Mitochondrial superoxide generation induces a parkinsonian phenotype in zebrafish and huntingtin aggregation in human cells

Pinho, B. R., Reis, S. D., Hartley, R. C. , Murphy, M. P. and Oliveira, J. M.A. (2019) Mitochondrial superoxide generation induces a parkinsonian phenotype in zebrafish and huntingtin aggregation in human cells. Free Radical Biology and Medicine, 130, pp. 318-327. (doi:10.1016/j.freeradbiomed.2018.10.446) (PMID:30389496) (PMCID:PMC6340810)

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Abstract

Superoxide generation by mitochondria respiratory complexes is a major source of reactive oxygen species (ROS) which are capable of initiating redox signaling and oxidative damage. Current understanding of the role of mitochondrial ROS in health and disease has been limited by the lack of experimental strategies to selectively induce mitochondrial superoxide production. The recently-developed mitochondria-targeted redox cycler MitoParaquat (MitoPQ) overcomes this limitation, and has proven effective in vitro and in Drosophila. Here we present an in vivo study of MitoPQ in the vertebrate zebrafish model in the context of Parkinson's disease (PD), and in a human cell model of Huntington's disease (HD). We show that MitoPQ is 100-fold more potent than non-targeted paraquat in both cells and in zebrafish in vivo. Treatment with MitoPQ induced a parkinsonian phenotype in zebrafish larvae, with decreased sensorimotor reflexes, spontaneous movement and brain tyrosine hydroxylase (TH) levels, without detectable effects on heart rate or atrioventricular coordination. Motor phenotypes and TH levels were partly rescued with antioxidant or monoaminergic potentiation strategies. In a HD cell model, MitoPQ promoted mutant huntingtin aggregation without increasing cell death, contrasting with the complex I inhibitor rotenone that increased death in cells expressing either wild-type or mutant huntingtin. These results show that MitoPQ is a valuable tool for cellular and in vivo studies of the role of mitochondrial superoxide generation in redox biology, and as a trigger or co-stressor to model metabolic and neurodegenerative disease phenotypes.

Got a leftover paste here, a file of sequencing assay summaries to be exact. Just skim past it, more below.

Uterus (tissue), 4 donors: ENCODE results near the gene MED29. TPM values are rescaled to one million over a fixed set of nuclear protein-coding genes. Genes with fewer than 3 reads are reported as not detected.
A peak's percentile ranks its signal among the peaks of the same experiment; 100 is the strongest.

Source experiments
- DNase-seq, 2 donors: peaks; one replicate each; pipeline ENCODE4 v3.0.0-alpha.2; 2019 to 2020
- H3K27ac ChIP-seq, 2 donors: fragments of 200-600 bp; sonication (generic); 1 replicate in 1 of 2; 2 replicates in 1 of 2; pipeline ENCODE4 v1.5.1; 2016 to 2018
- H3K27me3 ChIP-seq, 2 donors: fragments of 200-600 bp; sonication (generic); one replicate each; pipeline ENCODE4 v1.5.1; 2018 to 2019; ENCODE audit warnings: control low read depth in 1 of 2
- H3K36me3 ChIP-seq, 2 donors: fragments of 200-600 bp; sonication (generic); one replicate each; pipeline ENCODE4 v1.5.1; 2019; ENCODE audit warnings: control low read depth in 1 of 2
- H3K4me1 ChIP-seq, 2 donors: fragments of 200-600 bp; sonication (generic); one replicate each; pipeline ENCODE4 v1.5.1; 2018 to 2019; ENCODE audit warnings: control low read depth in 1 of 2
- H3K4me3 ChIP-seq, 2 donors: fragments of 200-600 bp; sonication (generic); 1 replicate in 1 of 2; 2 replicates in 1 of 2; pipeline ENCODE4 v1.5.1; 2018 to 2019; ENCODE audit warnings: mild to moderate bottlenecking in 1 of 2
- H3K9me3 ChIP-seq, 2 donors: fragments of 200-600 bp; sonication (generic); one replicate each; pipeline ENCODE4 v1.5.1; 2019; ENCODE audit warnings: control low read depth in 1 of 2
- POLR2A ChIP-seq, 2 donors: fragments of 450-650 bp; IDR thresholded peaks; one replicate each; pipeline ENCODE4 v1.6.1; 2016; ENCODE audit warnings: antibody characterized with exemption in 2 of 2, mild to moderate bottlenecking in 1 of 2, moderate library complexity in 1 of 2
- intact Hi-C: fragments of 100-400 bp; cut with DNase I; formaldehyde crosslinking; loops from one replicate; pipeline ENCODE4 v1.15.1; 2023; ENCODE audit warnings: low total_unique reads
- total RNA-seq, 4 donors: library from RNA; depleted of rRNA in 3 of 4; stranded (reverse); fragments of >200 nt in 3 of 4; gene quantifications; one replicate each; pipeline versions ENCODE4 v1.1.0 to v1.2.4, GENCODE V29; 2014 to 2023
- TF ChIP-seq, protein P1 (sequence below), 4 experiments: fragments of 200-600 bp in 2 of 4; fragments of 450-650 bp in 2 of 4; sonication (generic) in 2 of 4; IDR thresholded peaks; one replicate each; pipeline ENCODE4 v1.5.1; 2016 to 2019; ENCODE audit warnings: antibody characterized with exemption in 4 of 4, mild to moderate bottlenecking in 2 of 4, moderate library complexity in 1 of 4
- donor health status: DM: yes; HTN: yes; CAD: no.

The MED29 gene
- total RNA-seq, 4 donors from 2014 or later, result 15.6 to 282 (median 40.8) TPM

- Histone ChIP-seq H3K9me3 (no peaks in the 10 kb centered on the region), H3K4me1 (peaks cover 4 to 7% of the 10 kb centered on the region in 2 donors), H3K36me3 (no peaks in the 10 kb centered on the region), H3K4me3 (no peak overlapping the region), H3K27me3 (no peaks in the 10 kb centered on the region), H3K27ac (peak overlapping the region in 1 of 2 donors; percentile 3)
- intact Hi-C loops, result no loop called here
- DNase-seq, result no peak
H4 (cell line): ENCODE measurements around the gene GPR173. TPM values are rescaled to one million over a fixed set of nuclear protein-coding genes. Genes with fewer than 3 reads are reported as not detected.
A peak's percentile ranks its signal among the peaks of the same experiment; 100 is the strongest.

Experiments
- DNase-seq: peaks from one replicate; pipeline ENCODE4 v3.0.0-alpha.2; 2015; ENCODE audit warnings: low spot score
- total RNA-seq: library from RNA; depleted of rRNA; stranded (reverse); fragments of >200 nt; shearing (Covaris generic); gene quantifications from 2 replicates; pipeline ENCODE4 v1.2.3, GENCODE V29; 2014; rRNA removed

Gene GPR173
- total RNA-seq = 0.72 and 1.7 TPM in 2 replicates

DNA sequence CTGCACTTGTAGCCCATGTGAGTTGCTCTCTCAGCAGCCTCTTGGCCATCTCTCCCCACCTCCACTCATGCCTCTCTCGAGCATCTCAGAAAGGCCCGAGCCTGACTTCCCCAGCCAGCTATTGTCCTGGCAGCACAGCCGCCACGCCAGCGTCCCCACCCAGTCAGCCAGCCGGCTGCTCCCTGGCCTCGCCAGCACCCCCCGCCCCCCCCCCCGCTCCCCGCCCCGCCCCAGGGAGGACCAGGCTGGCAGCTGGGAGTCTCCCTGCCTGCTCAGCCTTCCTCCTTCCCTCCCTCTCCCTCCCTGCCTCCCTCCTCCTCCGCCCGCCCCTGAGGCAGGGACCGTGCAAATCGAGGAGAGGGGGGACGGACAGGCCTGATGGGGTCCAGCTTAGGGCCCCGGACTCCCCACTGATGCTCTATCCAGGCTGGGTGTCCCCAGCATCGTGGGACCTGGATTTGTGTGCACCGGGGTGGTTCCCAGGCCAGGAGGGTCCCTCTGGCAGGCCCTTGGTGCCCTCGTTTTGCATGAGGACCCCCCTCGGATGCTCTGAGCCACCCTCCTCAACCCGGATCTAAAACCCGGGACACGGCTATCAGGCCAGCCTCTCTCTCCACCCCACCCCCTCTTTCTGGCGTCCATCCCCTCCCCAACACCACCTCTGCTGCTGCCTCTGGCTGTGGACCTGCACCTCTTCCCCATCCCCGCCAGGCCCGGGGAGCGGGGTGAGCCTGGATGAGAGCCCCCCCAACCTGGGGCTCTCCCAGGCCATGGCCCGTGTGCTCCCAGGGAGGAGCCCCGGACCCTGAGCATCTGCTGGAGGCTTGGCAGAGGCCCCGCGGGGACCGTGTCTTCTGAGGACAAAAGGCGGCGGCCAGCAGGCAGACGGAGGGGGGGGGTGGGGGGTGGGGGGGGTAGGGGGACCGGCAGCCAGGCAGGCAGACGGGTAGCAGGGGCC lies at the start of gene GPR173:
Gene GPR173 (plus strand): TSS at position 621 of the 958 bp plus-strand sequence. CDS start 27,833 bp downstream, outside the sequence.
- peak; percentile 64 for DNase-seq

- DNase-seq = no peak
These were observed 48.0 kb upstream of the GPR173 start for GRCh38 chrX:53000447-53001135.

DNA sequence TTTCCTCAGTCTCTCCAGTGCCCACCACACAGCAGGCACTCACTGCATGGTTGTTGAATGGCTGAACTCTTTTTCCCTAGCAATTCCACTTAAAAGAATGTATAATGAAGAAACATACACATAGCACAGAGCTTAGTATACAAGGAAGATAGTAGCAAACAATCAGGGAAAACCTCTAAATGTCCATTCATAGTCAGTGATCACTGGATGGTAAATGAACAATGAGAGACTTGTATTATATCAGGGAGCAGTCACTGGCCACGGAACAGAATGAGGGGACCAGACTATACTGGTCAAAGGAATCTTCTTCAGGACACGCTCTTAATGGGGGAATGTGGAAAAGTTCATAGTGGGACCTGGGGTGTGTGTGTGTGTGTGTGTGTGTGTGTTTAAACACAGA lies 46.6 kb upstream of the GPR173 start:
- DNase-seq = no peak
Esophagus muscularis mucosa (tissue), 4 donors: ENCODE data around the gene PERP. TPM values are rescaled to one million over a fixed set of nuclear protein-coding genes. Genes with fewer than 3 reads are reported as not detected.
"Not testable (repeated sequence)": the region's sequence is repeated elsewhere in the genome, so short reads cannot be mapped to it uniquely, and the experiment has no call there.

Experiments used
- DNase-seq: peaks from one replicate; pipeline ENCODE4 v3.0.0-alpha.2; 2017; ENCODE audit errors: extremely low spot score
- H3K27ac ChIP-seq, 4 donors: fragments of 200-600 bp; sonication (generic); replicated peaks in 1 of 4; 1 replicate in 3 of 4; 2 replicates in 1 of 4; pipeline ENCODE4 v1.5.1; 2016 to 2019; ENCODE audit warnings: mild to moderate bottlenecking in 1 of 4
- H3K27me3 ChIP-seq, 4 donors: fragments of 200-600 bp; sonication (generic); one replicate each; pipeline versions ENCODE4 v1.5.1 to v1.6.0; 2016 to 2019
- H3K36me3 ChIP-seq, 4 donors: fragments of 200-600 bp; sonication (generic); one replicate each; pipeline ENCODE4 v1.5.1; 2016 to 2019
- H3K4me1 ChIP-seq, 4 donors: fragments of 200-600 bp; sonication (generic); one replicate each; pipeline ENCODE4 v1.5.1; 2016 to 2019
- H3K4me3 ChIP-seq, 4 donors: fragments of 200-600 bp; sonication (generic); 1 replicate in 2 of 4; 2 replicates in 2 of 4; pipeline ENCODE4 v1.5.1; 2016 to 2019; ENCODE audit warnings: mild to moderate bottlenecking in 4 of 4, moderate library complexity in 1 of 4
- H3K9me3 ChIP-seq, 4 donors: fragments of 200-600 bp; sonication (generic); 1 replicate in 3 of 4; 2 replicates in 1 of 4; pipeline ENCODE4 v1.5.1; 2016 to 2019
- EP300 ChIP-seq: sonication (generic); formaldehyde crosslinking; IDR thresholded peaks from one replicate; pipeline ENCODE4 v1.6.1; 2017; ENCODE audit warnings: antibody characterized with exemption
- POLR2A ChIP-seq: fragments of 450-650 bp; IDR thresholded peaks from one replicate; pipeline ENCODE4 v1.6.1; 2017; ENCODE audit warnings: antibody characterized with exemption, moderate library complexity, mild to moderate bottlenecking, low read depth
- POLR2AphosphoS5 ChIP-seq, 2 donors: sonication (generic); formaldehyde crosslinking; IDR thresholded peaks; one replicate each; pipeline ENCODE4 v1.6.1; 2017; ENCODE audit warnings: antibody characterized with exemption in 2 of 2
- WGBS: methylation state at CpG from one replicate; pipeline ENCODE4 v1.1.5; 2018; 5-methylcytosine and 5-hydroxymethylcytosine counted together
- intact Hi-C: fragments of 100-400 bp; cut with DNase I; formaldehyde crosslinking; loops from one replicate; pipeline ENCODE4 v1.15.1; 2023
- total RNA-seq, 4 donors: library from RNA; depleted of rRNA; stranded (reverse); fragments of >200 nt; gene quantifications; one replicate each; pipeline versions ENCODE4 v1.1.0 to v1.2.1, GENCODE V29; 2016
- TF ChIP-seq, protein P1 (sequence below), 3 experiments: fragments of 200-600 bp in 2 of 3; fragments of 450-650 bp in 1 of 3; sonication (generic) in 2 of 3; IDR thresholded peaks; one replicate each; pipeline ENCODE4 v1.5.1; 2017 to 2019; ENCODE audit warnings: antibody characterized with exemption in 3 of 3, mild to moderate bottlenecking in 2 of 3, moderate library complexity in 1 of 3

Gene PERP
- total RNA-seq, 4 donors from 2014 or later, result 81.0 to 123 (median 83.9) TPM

Item Type:Articles
Additional Information:Work in JMAO's lab was supported by the FCT – Fundação para a Ciência e a Tecnologia, Portugal – (P2020-PTDC/NEU-NMC/0412/2014; 3599-PPCDT; UID/QUI/50006/2013) and the European Union (POCI-01-0145-FEDER-016577). BRP and SDR acknowledge FCT for respective PostDoc (SFRH/BPD/102259/2014) and PhD (PD/BD/113567/2015) fellowships. Work in MPM's lab was supported by the Medical Research Council UK (MC_U105663142) and by a Wellcome Trust Investigator award (110159/Z/15/Z). Work in RCH's lab was supported by a Wellcome Trust Investigator award (110158/Z/15/Z).
Status:Published
Refereed:Yes
Glasgow Author(s) Enlighten ID:Hartley, Professor Richard
Authors: Pinho, B. R., Reis, S. D., Hartley, R. C., Murphy, M. P., and Oliveira, J. M.A.
College/School:College of Science and Engineering > School of Chemistry
Journal Name:Free Radical Biology and Medicine
Publisher:Elsevier
ISSN:0891-5849
ISSN (Online):1873-4596
Published Online:31 October 2018
Copyright Holders:Copyright © 2018 The Authors
First Published:First published in Free Radical Biology and Medicine 130:318-327
Publisher Policy:Reproduced under a Creative Commons License

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Project CodeAward NoProject NamePrincipal InvestigatorFunder's NameFunder RefLead Dept
710821'Exploring mitochondrial metabolism in health and disease using targeted biological chemistryRichard HartleyWellcome Trust (WELLCOTR)110158/Z/15/ZCHEM - CHEMISTRY